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Bicameral Legislatures and Fiscal Policy

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Author Info

  • John Charles Bradbury

    (Department of Economics, The University of the South)

  • W. Mark Crain

    ()
    (Center for Study of Public Choice, George Mason University)

Abstract

Early and modern scholars both presume that bicameral chambers limit the exploitation of minorities by the ruling majority similar to supermajority voting rules. We explain theoretically why bicameralism is a unique and desirable institution for protecting minority interests. The empirical analysis examines the structure of bicameralism in the American States. Using detailed data to proxy voter preferences, we find the degree of constituent homogeneity across chambers to be an important determinant of government expenditures for several budget components. Decreased constituent homogeneity tends to reduce redistributive spending and increase spending on public goods.

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Bibliographic Info

Article provided by Southern Economic Association in its journal Southern Economic Journal.

Volume (Year): 68 (2002)
Issue (Month): 3 (January)
Pages: 646-659

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Handle: RePEc:sej:ancoec:v:68:3:y:2002:p:646-659

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Web page: http://www.southerneconomic.org/
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Cited by:
  1. Bryan Caplan & Edward Stringham, 2005. "Mises, bastiat, public opinion, and public choice," Review of Political Economy, Taylor & Francis Journals, vol. 17(1), pages 79-105.
  2. Roberto Ricciuti, 2010. "Legislatures and Government Spending: Evidence from Democratic Countries," The IUP Journal of Governance and Public Policy, IUP Publications, vol. 0(1 & 2), pages 41-58, March & J.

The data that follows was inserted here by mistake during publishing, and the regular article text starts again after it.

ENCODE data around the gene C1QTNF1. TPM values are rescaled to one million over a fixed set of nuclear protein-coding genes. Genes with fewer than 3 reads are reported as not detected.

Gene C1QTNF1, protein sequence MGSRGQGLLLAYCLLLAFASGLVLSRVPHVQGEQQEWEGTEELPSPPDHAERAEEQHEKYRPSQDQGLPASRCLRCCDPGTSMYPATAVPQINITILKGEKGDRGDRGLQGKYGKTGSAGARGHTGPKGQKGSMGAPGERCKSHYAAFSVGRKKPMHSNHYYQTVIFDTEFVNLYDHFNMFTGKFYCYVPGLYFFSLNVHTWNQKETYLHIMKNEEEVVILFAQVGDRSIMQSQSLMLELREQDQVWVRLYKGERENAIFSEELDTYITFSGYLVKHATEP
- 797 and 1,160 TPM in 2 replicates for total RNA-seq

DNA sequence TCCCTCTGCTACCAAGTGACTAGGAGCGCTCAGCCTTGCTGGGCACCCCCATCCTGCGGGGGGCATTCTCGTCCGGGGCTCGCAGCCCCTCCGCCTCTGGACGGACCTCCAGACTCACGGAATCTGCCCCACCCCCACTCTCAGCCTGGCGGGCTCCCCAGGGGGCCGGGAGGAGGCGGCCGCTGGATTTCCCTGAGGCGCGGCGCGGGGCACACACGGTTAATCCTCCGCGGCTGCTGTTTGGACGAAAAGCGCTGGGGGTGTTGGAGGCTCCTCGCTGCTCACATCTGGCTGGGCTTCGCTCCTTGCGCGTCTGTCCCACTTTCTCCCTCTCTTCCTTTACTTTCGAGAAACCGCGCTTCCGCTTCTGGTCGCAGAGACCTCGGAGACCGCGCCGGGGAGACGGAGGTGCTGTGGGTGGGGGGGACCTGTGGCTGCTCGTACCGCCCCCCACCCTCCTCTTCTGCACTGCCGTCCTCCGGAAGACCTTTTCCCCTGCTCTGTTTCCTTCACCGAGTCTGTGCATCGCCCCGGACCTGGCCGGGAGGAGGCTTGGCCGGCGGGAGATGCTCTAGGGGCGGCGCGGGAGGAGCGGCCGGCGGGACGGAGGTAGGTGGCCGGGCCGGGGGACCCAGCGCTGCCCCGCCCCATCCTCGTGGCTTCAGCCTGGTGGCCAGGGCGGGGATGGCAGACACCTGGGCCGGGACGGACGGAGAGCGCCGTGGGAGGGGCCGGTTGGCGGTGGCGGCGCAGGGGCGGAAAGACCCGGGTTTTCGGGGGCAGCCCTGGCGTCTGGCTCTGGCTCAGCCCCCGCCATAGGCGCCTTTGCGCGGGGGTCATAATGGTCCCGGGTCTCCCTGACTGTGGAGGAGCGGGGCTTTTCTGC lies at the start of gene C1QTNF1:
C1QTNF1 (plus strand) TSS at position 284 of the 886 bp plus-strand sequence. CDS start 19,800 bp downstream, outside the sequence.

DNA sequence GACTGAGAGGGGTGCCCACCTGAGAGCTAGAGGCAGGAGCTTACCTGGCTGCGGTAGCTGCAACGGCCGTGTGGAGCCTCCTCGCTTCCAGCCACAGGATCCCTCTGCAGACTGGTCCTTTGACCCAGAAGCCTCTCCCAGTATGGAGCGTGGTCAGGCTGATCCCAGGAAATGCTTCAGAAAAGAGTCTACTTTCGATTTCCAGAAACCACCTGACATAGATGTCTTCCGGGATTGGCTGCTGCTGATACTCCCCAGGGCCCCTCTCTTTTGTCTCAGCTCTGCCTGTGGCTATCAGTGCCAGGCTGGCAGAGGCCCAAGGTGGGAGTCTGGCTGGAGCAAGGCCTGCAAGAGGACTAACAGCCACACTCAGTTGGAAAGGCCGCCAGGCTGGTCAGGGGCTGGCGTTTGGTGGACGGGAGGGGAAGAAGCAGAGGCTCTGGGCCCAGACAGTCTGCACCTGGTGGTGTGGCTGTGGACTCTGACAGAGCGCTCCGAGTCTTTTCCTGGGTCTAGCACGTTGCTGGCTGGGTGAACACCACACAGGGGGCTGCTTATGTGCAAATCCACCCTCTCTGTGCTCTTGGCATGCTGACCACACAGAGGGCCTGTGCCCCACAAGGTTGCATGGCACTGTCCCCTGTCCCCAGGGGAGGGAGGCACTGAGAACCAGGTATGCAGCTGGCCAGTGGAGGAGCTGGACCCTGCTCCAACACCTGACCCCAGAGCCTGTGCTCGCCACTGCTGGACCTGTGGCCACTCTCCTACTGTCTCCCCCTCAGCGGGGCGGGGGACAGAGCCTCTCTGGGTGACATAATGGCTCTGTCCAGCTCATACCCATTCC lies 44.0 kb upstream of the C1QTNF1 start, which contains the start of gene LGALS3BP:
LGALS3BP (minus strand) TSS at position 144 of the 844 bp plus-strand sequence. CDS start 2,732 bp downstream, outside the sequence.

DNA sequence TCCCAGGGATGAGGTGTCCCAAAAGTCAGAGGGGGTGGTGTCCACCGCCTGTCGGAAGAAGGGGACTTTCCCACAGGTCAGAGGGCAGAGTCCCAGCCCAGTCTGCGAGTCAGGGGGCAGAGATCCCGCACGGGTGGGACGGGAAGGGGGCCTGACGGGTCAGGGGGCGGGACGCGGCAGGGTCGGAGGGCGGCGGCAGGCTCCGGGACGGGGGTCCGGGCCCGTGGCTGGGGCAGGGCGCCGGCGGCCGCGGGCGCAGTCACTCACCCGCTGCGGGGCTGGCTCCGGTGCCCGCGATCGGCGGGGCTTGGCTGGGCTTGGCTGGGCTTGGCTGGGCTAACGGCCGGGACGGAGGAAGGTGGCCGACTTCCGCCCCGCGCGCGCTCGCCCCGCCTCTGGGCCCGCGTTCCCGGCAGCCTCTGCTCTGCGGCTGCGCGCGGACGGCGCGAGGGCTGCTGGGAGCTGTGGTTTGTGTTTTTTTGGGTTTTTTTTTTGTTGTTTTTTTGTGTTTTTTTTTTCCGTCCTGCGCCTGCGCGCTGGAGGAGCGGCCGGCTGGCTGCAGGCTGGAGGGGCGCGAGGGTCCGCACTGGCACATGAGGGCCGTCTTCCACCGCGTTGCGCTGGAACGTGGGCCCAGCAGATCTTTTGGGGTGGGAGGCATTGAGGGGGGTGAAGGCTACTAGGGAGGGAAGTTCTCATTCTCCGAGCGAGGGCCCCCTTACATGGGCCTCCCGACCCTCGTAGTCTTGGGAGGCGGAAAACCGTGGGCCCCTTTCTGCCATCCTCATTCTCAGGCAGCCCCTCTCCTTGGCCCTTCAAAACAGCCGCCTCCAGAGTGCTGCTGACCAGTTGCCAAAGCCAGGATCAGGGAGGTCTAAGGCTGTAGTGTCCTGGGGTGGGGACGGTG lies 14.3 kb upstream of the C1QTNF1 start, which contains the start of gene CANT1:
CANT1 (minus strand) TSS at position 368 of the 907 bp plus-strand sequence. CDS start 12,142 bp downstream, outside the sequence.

3. Per Fredriksson & Daniel Millimet, 2007. "Legislative Organization and Pollution Taxation," Public Choice, Springer, vol. 131(1), pages 217-242, April.
  4. James Rogers, 2005. "The Impact of Divided Government on Legislative Production," Public Choice, Springer, vol. 123(1), pages 217-233, April.
  5. John Bradbury & Joseph Johnson, 2006. "Do supermajority rules limit or enhance majority tyranny? evidence from the US States, 1960–1997," Public Choice, Springer, vol. 127(3), pages 429-441, June.
  6. Stefan Voigt, 2009. "Positive Constitutional Economics II—A Survey of Recent Developments," MAGKS Papers on Economics 200936, Philipps-Universität Marburg, Faculty of Business Administration and Economics, Department of Economics (Volkswirtschaftliche Abteilung).
  7. John Bradbury & W. Crain, 2005. "Legislative district configurations and fiscal policy in American States," Public Choice, Springer, vol. 125(3), pages 385-407, December.
  8. Dennis Mueller, 2005. "Constitutional political economy in the European Union," Public Choice, Springer, vol. 124(1), pages 57-73, July.

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